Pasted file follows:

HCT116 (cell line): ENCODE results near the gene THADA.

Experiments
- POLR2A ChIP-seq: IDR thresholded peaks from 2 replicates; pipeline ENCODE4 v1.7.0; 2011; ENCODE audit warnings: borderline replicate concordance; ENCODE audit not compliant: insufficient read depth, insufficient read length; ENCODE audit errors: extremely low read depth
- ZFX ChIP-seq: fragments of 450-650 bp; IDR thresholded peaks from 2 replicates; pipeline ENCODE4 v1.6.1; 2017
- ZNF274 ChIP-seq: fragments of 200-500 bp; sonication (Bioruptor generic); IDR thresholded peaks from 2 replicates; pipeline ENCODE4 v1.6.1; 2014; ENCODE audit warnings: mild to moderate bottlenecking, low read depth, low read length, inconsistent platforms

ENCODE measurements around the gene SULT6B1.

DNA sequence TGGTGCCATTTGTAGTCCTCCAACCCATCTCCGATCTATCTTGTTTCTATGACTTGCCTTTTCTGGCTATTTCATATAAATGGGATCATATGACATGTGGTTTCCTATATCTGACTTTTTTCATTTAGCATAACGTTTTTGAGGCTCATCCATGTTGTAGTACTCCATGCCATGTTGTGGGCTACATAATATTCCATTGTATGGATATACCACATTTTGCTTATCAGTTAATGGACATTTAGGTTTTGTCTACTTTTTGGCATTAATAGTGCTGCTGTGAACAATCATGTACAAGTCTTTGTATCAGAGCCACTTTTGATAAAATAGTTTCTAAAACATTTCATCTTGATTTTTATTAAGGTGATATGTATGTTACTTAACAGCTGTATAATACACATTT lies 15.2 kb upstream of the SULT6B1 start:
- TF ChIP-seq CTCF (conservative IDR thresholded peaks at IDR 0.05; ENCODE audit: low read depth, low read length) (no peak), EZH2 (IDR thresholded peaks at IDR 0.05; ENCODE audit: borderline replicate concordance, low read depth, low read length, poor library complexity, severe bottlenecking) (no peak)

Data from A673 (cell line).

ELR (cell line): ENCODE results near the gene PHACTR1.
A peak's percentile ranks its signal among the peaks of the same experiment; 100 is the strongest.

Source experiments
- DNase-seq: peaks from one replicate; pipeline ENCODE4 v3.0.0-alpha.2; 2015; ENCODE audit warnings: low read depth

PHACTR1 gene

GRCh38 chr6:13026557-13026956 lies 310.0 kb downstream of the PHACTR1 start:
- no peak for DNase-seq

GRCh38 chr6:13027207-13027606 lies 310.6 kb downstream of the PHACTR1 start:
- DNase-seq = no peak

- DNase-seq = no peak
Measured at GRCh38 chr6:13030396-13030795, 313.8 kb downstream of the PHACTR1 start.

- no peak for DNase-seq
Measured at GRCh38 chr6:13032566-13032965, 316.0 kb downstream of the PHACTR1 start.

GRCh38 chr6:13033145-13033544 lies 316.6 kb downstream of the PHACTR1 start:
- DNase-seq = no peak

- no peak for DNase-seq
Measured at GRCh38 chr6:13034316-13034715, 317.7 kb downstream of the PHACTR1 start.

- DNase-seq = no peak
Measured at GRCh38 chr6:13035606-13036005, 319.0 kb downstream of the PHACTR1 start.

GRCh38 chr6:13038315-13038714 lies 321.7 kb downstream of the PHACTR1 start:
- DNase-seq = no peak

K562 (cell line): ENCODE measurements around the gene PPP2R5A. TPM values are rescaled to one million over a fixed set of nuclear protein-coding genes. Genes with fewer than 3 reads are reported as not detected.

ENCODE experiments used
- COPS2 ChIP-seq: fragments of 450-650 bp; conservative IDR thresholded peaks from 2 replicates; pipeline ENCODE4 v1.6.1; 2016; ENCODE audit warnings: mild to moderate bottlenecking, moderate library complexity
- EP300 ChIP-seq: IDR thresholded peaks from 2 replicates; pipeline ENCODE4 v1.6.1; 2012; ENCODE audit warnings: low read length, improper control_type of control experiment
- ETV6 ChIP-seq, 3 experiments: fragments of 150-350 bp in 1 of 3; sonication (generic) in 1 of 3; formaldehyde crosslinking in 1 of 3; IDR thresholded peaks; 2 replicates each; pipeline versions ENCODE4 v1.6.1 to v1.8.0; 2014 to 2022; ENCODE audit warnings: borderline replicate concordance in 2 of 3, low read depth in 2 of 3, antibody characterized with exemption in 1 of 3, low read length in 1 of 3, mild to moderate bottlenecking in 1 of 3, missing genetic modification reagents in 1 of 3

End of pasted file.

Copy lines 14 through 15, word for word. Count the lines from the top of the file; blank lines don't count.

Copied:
PHACTR1 gene

GRCh38 chr6:13026557-13026956 lies 310.0 kb downstream of the PHACTR1 start: